|The first excerpt represents the element of Air. It speaks of mental influences and the process of thought, and is drawn from Parmenides by Plato:
Then not only the one which has being is many, but the one itself
distributed by being, must also be many?
Further, inasmuch as the parts are parts of a whole, the one, as a whole,
will be limited; for are not the parts contained by the whole?
And that which contains, is a limit?
Then the one if it has being is one and many, whole and parts, having
|The second excerpt represents the element of Fire. It speaks of emotional influences and base passions, and is drawn from The Art of Writing by Robert Louis Stevenson:
both will reach their solution on the same ringing syllable.
The best that can be offered by the best writer of prose is
to show us the development of the idea and the stylistic
pattern proceed hand in hand, sometimes by an obvious and
triumphant effort, sometimes with a great air of ease and
nature. The writer of verse, by virtue of conquering another
difficulty, delights us with a new series of triumphs. He
follows three purposes where his rival followed only two; and
the change is of precisely the same nature as that from
melody to harmony. Or if you prefer to return to the
juggler, behold him now, to the vastly increased enthusiasm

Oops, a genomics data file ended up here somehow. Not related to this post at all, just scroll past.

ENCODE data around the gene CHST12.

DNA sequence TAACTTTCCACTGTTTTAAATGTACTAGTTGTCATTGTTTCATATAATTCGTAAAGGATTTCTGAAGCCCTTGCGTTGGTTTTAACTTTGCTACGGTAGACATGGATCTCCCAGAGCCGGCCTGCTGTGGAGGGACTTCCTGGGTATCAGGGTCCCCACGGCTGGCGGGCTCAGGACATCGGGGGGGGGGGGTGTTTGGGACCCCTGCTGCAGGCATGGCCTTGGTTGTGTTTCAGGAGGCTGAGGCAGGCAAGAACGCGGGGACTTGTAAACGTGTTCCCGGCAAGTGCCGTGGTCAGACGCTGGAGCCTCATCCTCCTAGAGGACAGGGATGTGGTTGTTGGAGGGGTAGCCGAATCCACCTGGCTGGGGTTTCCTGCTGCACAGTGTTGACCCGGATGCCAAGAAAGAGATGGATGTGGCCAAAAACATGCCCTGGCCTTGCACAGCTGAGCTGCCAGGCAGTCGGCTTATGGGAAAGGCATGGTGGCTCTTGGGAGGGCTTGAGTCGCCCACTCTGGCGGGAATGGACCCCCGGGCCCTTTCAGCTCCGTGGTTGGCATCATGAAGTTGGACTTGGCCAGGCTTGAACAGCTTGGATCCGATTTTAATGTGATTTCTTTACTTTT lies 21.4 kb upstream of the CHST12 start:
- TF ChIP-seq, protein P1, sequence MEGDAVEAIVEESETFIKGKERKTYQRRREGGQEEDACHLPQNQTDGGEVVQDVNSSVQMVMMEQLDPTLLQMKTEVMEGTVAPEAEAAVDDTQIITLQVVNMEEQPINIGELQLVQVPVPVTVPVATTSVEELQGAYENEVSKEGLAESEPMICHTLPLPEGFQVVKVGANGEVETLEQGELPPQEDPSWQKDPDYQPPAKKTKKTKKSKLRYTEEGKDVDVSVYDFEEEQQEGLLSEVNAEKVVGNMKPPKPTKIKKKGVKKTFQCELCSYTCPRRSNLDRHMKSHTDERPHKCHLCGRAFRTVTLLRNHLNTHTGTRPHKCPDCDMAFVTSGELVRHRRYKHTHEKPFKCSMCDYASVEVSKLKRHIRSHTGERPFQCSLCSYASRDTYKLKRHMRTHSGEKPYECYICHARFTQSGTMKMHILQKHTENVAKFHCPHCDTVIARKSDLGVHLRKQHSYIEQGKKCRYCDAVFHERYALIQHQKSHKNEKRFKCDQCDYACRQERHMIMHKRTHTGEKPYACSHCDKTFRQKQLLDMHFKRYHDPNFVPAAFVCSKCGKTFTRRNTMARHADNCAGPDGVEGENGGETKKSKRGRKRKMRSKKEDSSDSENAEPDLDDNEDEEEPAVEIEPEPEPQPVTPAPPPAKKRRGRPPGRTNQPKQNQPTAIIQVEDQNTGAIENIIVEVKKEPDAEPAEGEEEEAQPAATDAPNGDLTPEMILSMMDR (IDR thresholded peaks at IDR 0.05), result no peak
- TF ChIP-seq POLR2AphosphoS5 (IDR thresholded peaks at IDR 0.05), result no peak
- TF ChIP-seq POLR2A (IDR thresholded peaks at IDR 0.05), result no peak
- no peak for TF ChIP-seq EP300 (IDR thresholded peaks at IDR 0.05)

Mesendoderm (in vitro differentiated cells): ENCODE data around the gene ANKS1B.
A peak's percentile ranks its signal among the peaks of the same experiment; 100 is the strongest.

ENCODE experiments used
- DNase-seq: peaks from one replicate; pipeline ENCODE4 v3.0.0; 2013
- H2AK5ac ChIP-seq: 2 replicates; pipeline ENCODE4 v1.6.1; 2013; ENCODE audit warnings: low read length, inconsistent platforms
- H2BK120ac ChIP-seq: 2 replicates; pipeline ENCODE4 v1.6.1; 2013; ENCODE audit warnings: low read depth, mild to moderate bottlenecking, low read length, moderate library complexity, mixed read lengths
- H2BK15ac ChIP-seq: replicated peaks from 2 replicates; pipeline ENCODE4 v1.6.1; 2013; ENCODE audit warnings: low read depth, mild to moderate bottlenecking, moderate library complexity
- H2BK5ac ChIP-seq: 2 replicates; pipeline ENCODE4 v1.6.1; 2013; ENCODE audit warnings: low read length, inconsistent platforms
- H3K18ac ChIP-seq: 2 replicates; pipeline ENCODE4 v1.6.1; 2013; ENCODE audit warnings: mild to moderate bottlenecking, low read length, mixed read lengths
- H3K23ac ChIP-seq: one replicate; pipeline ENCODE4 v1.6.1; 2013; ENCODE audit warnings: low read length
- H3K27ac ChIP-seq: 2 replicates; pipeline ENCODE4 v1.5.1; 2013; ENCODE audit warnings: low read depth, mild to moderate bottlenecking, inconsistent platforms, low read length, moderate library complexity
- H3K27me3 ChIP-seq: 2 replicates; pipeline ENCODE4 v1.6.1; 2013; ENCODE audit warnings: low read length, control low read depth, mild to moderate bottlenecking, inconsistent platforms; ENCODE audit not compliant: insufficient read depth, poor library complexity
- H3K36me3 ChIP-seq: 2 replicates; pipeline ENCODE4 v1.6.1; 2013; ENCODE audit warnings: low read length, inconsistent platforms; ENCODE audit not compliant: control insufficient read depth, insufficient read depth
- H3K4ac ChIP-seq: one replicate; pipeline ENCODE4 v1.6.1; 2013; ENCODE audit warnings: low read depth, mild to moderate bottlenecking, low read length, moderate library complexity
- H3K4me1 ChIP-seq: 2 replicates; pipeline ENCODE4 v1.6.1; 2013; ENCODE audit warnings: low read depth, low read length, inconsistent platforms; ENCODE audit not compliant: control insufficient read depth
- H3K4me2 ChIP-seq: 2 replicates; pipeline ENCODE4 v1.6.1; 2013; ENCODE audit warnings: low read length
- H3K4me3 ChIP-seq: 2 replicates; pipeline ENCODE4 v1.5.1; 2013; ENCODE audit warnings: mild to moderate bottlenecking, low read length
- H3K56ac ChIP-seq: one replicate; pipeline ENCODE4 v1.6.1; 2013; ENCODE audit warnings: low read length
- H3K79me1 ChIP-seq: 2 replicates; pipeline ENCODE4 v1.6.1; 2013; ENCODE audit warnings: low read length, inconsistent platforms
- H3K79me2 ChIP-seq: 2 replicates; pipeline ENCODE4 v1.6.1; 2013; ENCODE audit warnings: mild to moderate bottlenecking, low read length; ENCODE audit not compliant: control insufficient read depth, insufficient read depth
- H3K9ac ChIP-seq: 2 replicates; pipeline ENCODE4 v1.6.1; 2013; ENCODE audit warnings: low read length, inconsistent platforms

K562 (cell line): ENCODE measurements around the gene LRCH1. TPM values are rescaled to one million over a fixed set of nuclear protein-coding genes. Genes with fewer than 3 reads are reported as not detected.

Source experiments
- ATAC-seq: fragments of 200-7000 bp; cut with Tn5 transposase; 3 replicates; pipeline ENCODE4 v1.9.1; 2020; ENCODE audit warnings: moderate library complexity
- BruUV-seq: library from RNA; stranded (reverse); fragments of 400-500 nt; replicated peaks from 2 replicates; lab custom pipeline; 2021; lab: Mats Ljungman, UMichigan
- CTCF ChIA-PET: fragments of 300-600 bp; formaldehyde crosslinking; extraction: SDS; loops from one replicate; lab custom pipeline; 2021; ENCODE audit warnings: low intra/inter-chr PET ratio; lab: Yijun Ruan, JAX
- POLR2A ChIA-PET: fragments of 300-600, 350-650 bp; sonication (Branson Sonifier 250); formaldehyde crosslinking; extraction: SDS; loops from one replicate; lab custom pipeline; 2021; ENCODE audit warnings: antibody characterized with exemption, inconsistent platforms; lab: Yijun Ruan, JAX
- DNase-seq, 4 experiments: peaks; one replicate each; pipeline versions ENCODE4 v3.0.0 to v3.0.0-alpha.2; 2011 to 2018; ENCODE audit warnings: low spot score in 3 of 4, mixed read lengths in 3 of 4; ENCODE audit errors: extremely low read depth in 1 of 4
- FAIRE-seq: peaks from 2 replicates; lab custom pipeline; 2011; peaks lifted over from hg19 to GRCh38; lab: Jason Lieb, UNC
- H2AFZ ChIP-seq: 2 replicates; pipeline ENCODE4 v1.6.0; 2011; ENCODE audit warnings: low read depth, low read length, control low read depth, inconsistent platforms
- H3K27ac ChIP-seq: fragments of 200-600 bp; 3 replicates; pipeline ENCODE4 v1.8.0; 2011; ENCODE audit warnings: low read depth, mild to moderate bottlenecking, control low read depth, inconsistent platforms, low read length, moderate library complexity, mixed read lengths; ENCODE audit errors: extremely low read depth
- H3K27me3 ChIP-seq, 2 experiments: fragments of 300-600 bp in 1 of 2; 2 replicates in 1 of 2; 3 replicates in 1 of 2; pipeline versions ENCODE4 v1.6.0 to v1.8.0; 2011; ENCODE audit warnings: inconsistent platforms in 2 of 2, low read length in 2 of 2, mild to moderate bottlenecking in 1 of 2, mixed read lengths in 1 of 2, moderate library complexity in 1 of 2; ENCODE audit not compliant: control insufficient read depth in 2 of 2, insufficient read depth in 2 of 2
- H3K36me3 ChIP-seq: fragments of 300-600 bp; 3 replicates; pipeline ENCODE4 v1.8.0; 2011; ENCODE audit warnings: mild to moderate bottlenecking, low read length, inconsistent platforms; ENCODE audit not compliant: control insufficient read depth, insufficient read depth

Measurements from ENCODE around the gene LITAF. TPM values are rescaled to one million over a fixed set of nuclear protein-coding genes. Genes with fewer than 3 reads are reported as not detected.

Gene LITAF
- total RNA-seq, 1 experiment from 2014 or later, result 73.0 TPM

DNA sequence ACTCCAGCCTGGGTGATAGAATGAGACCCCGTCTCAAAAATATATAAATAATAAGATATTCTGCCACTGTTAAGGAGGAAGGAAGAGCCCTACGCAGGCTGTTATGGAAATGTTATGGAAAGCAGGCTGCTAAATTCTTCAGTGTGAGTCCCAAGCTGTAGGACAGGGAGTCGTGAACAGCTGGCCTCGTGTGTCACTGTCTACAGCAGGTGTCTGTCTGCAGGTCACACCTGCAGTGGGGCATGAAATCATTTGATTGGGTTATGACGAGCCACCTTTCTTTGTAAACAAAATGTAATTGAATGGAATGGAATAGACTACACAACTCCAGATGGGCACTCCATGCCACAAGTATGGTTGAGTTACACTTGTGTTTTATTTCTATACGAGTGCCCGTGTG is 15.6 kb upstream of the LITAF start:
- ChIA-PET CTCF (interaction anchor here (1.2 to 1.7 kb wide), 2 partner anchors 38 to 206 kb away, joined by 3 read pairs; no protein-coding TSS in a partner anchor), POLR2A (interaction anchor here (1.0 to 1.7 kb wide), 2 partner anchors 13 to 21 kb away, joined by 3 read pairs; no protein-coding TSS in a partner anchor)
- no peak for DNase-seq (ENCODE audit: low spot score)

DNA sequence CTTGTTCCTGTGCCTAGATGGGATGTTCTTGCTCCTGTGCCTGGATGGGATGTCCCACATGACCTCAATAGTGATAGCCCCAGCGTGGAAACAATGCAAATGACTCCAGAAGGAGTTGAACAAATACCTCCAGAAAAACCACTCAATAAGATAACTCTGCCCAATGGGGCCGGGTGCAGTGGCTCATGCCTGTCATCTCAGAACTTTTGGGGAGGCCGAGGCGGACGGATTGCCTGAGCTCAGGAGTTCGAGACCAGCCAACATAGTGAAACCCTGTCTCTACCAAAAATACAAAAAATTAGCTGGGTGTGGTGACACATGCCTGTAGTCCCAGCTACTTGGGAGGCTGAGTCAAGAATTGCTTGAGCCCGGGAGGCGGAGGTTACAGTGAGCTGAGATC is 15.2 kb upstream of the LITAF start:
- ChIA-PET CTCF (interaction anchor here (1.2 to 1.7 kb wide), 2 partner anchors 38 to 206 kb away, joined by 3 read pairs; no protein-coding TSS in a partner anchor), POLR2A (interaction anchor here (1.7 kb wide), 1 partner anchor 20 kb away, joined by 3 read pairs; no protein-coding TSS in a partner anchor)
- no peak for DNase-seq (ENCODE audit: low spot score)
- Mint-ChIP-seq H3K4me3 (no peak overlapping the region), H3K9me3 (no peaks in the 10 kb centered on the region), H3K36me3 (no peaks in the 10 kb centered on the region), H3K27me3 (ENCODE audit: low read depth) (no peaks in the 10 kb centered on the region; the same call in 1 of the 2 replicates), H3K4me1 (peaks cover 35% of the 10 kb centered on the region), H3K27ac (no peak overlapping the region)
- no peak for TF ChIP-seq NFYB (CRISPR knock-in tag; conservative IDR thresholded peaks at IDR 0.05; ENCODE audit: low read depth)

|The third excerpt represents the element of Water. It speaks of pure spiritual influences and feelings of love, and is drawn from The Marvelous Land of Oz by L. Frank Baum:
off in the journey so he went back to find it, and afterward, by whittling a
new and stouter pin for the shoulder-joint, he repaired the injury so
successfully that the arm was stronger than before. Tip also noticed that
Jack's pumpkin head had twisted around until it faced his back; but this was
easily remedied. When, at last, the man was set up facing the turn in the
path where old Mombi was to appear, he looked natural enough to be a fair
imitation of a Gillikin farmer, -- and unnatural enough to startle anyone
that came on him unawares.
As it was yet too early in the day to expect the old woman to return home,
Tip went down into the valley below the farm-house and began to gather nuts
from the trees that grew there.
The Marvelous Land of Oz
|The fourth excerpt represents the element of Earth. It speaks of physical influences and the impact of the unseen on the visible world, and is drawn from The Lock and Key Library by Julian Hawthorne, Ed.:
(Here, the landlord murmured his confidence in Perkins's knowing
"Who is--or who was--the hooded woman with the owl? Do you know?"
"Well!" said Ikey, holding up his cap with one hand while he
scratched his head with the other, "they say, in general, that she
was murdered, and the howl he 'ooted the while."
This very concise summary of the facts was all I could learn,
except that a young man, as hearty and likely a young man as ever I
see, had been took with fits and held down in 'em, after seeing the
hooded woman. Also, that a personage, dimly described as "a hold
chap, a sort of one-eyed tramp, answering to the name of Joby,